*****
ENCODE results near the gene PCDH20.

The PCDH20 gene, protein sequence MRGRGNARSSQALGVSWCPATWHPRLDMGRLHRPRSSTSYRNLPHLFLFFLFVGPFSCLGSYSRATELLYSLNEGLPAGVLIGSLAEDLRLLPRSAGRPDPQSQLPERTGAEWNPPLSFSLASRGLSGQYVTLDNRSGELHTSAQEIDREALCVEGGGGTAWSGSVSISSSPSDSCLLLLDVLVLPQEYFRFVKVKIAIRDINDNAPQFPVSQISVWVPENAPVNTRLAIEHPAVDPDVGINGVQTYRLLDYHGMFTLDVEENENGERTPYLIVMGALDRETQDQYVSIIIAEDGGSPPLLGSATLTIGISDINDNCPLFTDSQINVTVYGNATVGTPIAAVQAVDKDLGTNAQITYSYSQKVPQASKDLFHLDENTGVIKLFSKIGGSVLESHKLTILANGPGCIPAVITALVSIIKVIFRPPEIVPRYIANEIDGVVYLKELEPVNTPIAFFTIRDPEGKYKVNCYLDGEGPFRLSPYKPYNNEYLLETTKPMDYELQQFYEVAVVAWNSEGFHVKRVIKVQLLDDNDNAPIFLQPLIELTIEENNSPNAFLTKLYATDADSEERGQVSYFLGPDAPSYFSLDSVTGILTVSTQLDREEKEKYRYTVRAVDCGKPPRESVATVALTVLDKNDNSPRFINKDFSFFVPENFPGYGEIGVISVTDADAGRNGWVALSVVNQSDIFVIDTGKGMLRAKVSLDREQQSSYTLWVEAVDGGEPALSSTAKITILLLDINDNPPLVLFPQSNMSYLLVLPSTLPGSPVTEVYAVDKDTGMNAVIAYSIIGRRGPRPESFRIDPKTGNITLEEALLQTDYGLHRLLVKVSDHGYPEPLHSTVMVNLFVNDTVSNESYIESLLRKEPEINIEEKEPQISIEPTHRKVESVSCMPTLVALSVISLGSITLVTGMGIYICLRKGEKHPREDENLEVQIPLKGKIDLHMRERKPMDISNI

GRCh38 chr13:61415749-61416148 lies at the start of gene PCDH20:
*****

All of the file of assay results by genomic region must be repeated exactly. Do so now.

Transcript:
ENCODE results near the gene PCDH20.

The PCDH20 gene, protein sequence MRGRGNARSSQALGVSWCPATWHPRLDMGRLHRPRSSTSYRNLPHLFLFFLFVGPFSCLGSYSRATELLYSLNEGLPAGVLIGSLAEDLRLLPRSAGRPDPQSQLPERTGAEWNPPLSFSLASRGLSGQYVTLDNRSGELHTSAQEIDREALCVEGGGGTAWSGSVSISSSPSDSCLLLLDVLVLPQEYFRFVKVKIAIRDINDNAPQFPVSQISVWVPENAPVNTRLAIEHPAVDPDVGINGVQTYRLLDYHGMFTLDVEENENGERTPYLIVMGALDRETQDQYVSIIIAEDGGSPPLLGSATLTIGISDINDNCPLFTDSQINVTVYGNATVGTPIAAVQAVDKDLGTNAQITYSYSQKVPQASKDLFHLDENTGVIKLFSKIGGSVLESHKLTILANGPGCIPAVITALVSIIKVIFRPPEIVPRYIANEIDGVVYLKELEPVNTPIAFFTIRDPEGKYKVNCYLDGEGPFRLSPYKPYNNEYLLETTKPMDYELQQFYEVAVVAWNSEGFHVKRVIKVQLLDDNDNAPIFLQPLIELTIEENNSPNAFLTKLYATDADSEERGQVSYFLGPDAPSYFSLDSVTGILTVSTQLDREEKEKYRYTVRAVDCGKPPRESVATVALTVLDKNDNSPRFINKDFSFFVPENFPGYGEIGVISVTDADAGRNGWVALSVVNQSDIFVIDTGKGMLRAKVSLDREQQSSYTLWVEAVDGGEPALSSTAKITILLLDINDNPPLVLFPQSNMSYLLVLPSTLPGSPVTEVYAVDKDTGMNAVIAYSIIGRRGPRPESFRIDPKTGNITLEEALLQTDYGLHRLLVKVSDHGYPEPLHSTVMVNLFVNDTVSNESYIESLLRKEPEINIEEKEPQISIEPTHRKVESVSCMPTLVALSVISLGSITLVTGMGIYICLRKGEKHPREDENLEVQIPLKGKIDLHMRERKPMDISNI

GRCh38 chr13:61415749-61416148 lies at the start of gene PCDH20: